The Government is freezing charges at the border in an attempt to help export and import businesses and protect jobs.
A new fee regime for exporters and importers due to come in on 1 June has been put on hold for at least 12 months. By freezing the fee increase, the Minister of Customs Jenny Salesa says:
- 70,000 importers and potentially millions of customers will benefit by not seeing border fees on products rise by 13%, or $3.77 per import entry;
- six million low-value (under $1,000 each) exports and 11 million low-value imports that are airfreighted every year won’t see any additional charges put on them;
- Kiwi exporters and importers will keep $5 million that they would have otherwise paid in fees, which they can use to retain staff and secure their businesses during COVID-19.
“We’re looking at everything we can do to support jobs by helping businesses bounce back from COVID as quickly and strongly as possible. Putting these fee rises on hold is the right thing to do.” said the Minister in a statement to the media.
The Government will, however, implement a pro-business part of the new fee regime: businesses will no longer need to provide Customs with a $5,000 security when they request the detention of goods that might infringe their intellectual property rights.
“Customs detains goods at the border that infringe a trade mark or copyright, to give copyright holders an opportunity to take court action. In 2017, for example, Customs detained cereal boxes that breached the ‘Weet-Bix’ trade mark, enabling Sanitarium New Zealand to take successful court action against the importer.”
“While the security is a bond, the money isn’t used and really just creates an unnecessary financial barrier for some small businesses trying to protect their intellectual property rights. By removing the $5,000 security the Government is able to help the cash flow management for those small businesses, as well as their ability to protect their rights.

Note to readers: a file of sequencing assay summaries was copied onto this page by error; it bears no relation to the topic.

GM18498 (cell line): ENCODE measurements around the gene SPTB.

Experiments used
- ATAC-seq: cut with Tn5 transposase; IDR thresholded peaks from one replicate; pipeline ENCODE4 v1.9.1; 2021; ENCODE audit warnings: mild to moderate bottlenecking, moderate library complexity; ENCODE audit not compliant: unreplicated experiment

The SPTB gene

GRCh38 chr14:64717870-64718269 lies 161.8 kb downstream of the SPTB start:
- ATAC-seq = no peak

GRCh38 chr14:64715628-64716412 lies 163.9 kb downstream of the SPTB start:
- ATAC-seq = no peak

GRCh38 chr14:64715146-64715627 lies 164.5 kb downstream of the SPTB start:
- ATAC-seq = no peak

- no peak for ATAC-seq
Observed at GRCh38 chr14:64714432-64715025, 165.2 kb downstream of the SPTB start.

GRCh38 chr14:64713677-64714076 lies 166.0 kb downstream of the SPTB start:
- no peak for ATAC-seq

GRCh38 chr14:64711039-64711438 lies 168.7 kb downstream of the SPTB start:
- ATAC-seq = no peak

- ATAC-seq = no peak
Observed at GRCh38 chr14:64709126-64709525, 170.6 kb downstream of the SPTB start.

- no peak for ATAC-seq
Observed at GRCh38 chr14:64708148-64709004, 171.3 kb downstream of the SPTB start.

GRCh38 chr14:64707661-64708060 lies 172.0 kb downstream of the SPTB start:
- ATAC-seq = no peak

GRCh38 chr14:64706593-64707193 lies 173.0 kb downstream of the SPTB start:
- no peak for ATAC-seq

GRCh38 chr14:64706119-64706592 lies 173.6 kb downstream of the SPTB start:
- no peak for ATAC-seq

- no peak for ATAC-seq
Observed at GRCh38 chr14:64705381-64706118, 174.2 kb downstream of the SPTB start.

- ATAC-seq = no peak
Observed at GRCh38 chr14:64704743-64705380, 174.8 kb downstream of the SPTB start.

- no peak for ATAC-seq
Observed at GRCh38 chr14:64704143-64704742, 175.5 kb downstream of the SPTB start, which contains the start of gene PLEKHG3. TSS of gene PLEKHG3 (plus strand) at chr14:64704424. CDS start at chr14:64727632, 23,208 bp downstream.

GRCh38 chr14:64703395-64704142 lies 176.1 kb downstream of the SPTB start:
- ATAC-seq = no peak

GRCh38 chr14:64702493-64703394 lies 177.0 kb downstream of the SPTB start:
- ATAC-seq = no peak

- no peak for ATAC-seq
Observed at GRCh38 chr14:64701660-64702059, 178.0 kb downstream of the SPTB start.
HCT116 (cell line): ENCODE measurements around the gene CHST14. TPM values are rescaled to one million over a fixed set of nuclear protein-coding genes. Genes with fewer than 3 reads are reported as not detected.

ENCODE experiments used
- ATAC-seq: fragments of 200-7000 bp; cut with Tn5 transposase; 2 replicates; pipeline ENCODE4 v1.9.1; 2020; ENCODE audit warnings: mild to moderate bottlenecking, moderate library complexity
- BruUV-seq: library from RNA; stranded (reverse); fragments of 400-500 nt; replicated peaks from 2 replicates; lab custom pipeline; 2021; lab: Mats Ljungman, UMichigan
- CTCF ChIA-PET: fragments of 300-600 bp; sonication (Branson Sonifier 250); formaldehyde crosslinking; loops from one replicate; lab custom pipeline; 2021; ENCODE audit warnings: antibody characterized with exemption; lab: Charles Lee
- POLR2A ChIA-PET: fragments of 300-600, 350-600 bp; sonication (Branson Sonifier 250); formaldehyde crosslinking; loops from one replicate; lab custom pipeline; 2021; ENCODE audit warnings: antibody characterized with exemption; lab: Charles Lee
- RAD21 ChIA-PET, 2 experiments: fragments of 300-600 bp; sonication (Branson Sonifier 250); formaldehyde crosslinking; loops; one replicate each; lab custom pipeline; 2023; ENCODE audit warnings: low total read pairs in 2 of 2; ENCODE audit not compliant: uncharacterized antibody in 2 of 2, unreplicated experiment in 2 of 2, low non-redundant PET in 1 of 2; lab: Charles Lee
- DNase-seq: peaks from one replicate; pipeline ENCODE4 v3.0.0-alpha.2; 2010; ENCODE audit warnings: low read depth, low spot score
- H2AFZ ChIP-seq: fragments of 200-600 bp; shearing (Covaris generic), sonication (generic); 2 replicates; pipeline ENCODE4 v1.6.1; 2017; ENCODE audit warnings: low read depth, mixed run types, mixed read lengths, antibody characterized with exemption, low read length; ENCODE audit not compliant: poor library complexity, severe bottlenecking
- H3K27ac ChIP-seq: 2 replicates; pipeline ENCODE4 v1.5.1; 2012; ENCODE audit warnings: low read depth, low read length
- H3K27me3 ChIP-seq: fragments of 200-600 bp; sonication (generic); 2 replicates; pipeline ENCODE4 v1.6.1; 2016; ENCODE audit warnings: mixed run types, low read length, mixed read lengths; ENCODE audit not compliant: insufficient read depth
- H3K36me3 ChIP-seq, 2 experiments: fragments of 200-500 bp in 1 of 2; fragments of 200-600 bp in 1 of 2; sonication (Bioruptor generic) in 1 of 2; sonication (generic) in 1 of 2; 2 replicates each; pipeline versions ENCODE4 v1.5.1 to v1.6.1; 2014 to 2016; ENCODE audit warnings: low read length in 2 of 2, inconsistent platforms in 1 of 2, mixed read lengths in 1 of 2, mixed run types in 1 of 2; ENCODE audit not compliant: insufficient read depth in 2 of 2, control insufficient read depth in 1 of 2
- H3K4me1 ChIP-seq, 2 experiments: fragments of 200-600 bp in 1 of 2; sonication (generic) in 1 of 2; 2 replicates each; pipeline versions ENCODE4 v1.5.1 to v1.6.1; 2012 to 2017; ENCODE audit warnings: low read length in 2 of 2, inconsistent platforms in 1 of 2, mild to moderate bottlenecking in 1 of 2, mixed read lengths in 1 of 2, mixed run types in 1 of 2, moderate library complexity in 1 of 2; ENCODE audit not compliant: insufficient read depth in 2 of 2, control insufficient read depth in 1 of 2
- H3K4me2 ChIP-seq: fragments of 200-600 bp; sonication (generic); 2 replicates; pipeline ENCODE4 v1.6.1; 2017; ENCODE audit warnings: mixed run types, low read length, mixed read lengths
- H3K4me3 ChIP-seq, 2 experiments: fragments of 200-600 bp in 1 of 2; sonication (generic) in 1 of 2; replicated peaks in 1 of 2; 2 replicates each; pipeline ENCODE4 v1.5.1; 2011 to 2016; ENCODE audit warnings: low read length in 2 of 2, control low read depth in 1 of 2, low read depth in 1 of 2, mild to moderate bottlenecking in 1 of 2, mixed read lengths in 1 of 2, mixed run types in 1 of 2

“The Government has also agreed not to penalise businesses which are struggling to pay their duty on time – such as importers, customs brokers and excise manufacturers – by agreeing to remit or refund compensatory interest and late payment penalties. This could be for businesses as large as a motor vehicle importer, or as small as a boutique retail shop.
“COVID-19 is significantly impacting the cashflow of New Zealand businesses, and we are trying to do everything we can to support them to bounce back. Where firms can’t pay duties on time, the Government will support those businesses to remain viable – giving them the space to recover financially, and then pay the duty they owe without interest and payment penalties.
“There are over 10,000 businesses who regularly defer their payments to Customs to assist with their cashflow management, 934 of which are excise manufacturers, such as boutique breweries and wineries. If there are businesses struggling to pay duties to the Government due to COVID-19, they should reach out to Customs and use this interest-free deferral as soon as possible.” said Jenny Salesa.
As at 30 April 2020, about 350 Customs clients had advised the agency that they could not make their duty payments on time, representing $85 million worth of revenue that Customs is working with businesses to see paid.
The financial assistance will apply to interest and penalties arising on or after 25 March 2020, and for up to two years.
Further information is available on the Customs website https://www.customs.govt.nz/covid-19/